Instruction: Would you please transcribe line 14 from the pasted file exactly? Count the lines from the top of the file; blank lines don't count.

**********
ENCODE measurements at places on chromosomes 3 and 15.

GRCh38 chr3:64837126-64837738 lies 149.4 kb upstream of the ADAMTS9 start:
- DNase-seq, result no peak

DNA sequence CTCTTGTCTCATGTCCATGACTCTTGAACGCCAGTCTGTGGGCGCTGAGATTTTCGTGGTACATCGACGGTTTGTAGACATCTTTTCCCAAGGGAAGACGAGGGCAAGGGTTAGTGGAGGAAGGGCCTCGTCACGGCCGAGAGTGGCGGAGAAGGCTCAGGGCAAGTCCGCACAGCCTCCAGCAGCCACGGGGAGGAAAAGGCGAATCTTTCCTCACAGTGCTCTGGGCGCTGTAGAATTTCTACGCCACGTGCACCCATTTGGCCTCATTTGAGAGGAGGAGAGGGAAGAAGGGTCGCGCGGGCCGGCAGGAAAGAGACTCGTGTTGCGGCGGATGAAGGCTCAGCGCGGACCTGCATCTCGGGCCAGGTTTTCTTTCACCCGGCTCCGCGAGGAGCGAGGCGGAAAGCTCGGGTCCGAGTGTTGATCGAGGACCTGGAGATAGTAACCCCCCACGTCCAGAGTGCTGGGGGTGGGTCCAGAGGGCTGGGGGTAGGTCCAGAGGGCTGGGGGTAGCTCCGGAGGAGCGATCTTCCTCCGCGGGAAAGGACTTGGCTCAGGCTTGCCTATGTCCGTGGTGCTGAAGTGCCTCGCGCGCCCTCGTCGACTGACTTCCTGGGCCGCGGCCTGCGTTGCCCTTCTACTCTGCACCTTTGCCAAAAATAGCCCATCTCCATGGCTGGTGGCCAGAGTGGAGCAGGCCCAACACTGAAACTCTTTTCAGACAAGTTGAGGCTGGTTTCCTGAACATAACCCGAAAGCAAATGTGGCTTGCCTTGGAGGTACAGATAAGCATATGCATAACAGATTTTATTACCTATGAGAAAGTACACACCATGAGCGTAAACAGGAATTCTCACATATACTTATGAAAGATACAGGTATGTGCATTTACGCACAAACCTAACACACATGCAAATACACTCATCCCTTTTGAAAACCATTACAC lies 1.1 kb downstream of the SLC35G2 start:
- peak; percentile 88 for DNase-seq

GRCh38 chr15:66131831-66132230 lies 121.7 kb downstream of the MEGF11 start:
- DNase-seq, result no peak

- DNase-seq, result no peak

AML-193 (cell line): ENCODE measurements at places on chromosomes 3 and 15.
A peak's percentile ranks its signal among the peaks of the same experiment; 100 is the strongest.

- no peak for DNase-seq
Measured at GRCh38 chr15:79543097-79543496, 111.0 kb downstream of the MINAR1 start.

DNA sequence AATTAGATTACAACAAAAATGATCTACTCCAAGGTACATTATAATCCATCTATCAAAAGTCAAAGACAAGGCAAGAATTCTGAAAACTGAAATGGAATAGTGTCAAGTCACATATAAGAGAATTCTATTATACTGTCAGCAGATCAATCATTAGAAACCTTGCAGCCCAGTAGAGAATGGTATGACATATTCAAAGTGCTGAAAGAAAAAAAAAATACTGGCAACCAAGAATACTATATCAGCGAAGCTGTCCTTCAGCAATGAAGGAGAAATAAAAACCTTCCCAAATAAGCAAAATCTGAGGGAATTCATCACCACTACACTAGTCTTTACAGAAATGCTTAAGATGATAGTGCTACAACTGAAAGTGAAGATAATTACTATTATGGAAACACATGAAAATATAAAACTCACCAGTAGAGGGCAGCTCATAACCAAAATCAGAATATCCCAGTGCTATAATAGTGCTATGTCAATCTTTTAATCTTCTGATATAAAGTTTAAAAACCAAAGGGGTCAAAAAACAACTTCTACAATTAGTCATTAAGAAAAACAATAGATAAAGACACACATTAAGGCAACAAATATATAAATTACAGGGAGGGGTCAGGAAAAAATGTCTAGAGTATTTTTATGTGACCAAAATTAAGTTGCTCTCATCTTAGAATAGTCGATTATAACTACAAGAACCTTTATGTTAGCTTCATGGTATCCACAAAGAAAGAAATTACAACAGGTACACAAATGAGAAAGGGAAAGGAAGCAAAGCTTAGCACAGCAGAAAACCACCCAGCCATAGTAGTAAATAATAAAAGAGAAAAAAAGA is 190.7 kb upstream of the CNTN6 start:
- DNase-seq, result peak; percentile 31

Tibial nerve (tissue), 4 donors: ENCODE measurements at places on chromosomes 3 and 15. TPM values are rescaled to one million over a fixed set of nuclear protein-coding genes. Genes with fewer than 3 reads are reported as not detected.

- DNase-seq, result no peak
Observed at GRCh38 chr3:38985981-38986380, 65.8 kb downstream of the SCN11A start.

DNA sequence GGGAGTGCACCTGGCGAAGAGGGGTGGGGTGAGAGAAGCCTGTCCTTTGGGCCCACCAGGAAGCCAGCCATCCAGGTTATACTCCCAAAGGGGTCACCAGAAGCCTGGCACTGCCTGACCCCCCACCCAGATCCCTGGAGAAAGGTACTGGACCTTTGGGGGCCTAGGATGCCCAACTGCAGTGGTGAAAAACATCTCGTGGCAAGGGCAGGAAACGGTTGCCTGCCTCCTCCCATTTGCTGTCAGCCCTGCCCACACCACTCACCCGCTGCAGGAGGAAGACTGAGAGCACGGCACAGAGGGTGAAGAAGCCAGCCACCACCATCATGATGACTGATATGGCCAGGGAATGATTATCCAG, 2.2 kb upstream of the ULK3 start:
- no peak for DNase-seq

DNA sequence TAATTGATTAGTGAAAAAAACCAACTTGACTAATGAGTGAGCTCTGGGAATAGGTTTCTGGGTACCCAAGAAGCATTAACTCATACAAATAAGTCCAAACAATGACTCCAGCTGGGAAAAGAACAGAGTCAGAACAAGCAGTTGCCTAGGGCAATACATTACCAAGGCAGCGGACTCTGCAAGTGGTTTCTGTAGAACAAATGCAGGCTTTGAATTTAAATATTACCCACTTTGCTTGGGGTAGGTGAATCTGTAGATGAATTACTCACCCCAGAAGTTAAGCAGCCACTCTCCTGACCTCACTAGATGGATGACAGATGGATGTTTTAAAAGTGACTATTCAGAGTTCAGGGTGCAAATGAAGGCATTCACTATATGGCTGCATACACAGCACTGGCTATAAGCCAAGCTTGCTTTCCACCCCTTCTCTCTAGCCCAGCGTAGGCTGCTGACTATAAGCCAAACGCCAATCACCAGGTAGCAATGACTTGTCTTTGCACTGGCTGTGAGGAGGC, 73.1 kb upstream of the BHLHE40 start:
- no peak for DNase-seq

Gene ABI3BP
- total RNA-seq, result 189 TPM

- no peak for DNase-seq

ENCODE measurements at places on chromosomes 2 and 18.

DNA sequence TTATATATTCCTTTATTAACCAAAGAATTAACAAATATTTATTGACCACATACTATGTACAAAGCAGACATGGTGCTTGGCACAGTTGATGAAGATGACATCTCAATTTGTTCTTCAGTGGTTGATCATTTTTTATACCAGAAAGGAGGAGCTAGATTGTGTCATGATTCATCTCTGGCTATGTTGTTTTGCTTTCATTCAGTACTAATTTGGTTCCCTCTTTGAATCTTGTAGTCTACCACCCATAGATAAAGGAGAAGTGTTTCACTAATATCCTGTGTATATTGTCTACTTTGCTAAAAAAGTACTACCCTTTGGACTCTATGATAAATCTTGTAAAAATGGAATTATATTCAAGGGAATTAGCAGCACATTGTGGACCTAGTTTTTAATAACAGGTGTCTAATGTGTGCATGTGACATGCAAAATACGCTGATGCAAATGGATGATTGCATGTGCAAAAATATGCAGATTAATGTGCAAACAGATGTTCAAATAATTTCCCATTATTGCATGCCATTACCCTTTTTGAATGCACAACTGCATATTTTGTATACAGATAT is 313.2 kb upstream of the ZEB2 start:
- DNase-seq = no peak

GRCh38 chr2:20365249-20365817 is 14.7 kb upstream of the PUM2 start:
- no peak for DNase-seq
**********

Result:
- DNase-seq, result peak; percentile 31